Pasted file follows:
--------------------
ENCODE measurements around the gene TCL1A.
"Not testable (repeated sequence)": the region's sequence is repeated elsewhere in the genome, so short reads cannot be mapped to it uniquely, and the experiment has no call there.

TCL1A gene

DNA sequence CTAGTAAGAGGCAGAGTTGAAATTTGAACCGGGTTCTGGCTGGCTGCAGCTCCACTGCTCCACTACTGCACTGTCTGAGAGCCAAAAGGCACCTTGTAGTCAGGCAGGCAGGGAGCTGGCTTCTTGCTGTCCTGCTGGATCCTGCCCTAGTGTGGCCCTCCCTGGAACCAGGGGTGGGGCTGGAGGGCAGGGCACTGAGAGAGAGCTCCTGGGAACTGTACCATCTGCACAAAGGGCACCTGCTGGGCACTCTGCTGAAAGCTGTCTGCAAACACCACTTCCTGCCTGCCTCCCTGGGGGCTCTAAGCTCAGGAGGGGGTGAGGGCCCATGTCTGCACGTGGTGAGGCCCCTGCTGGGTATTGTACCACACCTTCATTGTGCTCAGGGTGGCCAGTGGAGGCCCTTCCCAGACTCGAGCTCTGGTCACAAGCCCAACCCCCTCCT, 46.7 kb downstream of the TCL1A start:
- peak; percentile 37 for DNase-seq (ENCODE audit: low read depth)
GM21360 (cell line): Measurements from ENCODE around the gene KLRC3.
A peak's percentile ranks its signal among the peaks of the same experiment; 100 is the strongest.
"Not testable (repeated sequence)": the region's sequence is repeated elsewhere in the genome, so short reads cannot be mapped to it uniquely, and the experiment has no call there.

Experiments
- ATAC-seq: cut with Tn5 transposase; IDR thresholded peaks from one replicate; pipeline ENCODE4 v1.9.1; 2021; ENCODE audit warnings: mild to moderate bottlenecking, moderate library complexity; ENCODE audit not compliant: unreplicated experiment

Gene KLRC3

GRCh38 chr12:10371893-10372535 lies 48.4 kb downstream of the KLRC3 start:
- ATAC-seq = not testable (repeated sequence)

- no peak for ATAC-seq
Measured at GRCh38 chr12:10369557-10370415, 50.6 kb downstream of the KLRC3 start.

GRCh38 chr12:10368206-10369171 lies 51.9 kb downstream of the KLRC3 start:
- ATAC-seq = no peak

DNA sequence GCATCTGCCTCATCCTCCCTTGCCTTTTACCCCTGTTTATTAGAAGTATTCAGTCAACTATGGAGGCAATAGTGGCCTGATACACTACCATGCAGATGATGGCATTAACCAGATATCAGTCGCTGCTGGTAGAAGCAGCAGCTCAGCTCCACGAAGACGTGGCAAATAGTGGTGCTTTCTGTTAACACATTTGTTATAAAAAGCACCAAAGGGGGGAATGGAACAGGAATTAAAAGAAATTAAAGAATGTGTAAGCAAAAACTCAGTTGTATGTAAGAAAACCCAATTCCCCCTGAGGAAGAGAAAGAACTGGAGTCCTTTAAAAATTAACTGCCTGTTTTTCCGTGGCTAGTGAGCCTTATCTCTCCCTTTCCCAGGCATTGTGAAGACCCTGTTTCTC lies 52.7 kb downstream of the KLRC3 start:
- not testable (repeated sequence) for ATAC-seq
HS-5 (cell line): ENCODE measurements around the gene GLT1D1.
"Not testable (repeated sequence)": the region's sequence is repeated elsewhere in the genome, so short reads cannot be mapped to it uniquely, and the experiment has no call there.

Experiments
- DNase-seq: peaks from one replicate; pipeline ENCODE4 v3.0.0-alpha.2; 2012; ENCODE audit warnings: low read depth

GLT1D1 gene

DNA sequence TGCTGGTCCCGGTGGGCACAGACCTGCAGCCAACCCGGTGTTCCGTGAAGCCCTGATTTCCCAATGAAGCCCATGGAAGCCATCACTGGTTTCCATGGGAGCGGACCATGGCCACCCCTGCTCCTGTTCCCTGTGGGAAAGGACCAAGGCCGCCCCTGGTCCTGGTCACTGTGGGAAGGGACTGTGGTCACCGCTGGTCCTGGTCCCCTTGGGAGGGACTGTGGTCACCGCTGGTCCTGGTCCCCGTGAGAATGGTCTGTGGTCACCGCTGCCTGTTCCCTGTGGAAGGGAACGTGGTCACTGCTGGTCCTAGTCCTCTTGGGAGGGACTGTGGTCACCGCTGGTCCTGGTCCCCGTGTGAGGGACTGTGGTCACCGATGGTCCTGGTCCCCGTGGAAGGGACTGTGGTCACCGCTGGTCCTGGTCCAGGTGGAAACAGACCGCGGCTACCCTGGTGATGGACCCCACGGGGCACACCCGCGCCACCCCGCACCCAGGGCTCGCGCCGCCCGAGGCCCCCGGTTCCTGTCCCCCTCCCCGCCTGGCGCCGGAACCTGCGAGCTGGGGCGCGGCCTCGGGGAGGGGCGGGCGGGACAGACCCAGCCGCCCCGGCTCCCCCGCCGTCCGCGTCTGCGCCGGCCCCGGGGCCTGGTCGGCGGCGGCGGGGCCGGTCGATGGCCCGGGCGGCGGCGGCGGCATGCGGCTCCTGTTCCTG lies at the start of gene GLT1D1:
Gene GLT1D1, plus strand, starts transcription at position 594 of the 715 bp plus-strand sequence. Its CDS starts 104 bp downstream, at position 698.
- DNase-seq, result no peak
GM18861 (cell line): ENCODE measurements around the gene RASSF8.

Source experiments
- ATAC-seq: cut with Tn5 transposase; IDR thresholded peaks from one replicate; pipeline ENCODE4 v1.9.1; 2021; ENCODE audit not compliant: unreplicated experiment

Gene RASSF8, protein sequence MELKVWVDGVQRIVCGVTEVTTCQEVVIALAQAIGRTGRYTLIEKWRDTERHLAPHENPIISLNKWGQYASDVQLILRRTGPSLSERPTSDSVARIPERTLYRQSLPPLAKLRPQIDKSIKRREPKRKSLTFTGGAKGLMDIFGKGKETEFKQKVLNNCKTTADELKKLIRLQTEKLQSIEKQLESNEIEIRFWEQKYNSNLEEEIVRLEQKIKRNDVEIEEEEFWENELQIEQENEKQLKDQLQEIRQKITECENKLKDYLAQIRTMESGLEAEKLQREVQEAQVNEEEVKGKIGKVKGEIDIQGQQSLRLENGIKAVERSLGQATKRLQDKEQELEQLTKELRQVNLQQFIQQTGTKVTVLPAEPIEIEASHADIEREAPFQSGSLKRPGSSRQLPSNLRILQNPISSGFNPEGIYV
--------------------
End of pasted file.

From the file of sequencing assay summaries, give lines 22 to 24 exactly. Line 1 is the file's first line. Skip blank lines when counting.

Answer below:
Experiments
- DNase-seq: peaks from one replicate; pipeline ENCODE4 v3.0.0-alpha.2; 2012; ENCODE audit warnings: low read depth

GLT1D1 gene